Croatian media had reported that out of the 1,000 travelling supporters, 50 of these who made the trip from the Adriatic coast were listed as troublemakers, barring them from entering the stadium. Hajduk players followed suit and refused to play the tie, the biggest in Croatian football every season.
According to Croatia FA rules, the match will be registered as a three-nil win for Dinamo, while Hajduk face a maximum six points deduction and possibly even being thrown out of the division.
Dinamo director Tomislav Svetina told the clubs official website: “We will sue Hajduk to refund us the expenses of the match organisation. Hajduk only makes a mess of Croatian football. This is one of the saddest moments in Croatian football, and this was planned to create a chaos in our football.
“It was Split police who gave us the list of 92 persons who have stadium bans. And as soon as the first of them arrived, he was denied entrance. And than Hajduk asked for the match to be postponed! For what?! Because fans registered as hooligans could not get in!? Hajduk should be severely punished.”
This is not the first scandal to rock Croatian football. Just last week, Croatian supporters twice held up play against Italy in the Euro 2016 qualifier in Milan. Fans hurled flares on to the pitch as the Croatian FA to condemn their behaviour, urging the government to crush hooliganism.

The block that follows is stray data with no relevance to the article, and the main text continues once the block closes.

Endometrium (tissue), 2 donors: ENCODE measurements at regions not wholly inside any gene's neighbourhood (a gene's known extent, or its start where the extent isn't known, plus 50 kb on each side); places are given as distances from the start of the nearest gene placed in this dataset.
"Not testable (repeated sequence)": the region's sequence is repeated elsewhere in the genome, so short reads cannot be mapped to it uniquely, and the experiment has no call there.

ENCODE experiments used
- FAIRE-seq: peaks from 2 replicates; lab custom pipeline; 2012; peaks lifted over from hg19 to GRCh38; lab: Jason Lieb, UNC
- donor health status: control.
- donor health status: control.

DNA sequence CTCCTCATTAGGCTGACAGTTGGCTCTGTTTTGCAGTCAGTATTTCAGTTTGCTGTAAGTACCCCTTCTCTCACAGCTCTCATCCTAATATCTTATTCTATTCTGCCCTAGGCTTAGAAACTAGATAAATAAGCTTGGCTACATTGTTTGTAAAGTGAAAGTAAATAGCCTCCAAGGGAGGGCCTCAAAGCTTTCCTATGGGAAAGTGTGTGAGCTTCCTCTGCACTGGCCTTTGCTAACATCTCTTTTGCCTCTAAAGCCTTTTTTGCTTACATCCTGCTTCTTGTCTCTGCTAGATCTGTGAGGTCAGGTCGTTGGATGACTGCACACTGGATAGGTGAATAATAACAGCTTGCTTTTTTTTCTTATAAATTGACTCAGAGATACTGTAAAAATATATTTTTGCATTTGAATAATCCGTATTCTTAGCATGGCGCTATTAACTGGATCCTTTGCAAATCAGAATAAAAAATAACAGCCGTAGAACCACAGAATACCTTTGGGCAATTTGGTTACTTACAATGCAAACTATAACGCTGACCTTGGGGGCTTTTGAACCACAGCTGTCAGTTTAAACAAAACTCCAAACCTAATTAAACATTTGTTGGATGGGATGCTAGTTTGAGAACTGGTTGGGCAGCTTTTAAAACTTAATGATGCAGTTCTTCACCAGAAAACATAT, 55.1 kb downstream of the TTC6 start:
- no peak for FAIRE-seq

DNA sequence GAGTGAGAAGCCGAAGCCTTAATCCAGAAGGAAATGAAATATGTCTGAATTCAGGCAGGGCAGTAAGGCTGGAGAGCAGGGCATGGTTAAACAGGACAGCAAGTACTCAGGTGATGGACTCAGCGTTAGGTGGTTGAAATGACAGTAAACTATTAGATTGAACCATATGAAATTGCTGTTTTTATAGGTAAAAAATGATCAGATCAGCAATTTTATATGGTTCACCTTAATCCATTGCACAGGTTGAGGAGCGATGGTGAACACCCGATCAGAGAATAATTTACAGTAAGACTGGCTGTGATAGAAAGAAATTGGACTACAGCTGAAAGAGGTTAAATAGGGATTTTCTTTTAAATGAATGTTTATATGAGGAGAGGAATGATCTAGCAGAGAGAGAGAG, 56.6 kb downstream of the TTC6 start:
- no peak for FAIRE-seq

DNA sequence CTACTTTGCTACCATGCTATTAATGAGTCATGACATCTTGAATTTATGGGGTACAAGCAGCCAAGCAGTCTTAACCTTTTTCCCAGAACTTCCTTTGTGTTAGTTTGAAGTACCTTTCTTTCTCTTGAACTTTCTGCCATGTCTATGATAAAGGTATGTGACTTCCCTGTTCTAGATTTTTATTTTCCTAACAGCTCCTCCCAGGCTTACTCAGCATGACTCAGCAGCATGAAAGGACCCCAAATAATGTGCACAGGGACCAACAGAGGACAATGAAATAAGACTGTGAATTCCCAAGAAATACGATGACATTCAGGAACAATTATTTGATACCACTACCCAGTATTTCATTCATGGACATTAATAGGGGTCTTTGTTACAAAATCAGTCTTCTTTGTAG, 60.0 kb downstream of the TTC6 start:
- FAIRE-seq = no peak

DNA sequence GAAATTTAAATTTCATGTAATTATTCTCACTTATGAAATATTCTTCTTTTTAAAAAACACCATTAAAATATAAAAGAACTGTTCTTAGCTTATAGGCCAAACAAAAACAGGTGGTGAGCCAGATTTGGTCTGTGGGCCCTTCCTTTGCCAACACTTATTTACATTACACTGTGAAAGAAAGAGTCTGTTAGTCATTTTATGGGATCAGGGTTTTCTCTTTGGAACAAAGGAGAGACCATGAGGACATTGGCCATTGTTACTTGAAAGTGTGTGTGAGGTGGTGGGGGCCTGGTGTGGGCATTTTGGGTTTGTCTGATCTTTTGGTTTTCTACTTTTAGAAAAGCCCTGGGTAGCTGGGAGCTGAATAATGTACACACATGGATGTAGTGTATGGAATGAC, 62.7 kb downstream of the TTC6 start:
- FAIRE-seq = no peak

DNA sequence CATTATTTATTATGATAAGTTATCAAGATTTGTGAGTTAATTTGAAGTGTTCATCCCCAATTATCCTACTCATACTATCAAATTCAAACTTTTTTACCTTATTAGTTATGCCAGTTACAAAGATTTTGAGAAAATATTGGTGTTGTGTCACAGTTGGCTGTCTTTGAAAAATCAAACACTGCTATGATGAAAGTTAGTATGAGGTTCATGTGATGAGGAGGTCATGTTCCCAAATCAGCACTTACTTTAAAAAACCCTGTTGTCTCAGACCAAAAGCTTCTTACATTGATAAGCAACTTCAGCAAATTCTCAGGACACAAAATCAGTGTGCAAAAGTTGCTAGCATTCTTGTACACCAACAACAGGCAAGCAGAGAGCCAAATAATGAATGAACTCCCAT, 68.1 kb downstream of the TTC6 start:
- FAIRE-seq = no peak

“Although Hajduk Split are lagging further behind their Zagreb-rivals, hardly making the fixtures decisive for titles. The Eternal Derby between Hajduk and Dinamo steals more or less all the attention and focus in Croatia,” Runar Nordvik told RivalTalk.
The return tie in Split, is expected to draw a much bigger crowd as Hajduk always sell out at the Poljud stadium, providing great atmosphere when Dinamo arrive. Which is the opposite of the game in Zagreb as there are often boycotts.
Since 2010, Hajduk have only won the Eternal Derby on one occasion, a 2-0 win in 2013 with Mario Pašalić scoring a brace, meaning Dinamo have dominated of late.
One of the most controversial transfers between the two teams is that of Niko Kranjčar who left Dinamo for Hajduk in 2005, and to this day the Bad Blue Boys (BBB), Dinamo’s ultras are yet to forgive him.
The BBB started up in 1986, alongside many other supporter groups in the former Yugoslavia who came in to the football scene in this decade. Hajduk’s ‘Torcida’ supporters group were the first recognised group in Europe when they came on the scene in the early 1950’s.
Dinamo’s BBB became a major force in the hooligan scene back in the early 1990’s as the infamous game at home to Red Star Belgrade broke out in riots, making BBB also a symbol of Croatian independency.
“The actual game has often been referred to as what made the Balkan Wars break out,” said Nordvik.
At present, the BBB are still a force in Croatian football.